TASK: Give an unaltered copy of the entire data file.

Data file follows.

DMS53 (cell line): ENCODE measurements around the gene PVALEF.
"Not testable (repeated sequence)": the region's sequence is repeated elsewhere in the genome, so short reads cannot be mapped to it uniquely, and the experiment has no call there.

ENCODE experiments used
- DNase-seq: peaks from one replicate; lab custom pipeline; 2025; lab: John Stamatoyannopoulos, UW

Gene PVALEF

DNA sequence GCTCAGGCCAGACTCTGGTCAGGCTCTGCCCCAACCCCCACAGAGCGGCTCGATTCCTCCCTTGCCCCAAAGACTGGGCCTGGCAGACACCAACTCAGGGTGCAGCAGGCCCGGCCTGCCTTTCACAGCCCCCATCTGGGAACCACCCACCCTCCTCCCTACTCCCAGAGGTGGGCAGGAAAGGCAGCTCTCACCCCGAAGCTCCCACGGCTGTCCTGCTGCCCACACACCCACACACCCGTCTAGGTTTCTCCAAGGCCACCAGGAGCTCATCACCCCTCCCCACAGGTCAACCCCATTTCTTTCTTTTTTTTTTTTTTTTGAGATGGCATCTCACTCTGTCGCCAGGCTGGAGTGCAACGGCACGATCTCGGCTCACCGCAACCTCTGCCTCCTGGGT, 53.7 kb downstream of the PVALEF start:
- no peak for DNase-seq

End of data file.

DMS53 (cell line): ENCODE measurements around the gene PVALEF.
"Not testable (repeated sequence)": the region's sequence is repeated elsewhere in the genome, so short reads cannot be mapped to it uniquely, and the experiment has no call there.

ENCODE experiments used
- DNase-seq: peaks from one replicate; lab custom pipeline; 2025; lab: John Stamatoyannopoulos, UW

Gene PVALEF

DNA sequence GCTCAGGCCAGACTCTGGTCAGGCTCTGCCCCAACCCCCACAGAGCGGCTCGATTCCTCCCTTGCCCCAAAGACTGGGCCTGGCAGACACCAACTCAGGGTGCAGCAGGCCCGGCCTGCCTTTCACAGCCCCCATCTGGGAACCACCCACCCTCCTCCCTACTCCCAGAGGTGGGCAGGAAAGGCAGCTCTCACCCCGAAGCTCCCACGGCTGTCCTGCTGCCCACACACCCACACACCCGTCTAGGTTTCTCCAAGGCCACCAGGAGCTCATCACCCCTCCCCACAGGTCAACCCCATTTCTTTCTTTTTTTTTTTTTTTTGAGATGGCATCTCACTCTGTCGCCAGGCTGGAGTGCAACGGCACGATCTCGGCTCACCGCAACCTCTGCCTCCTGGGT, 53.7 kb downstream of the PVALEF start:
- no peak for DNase-seq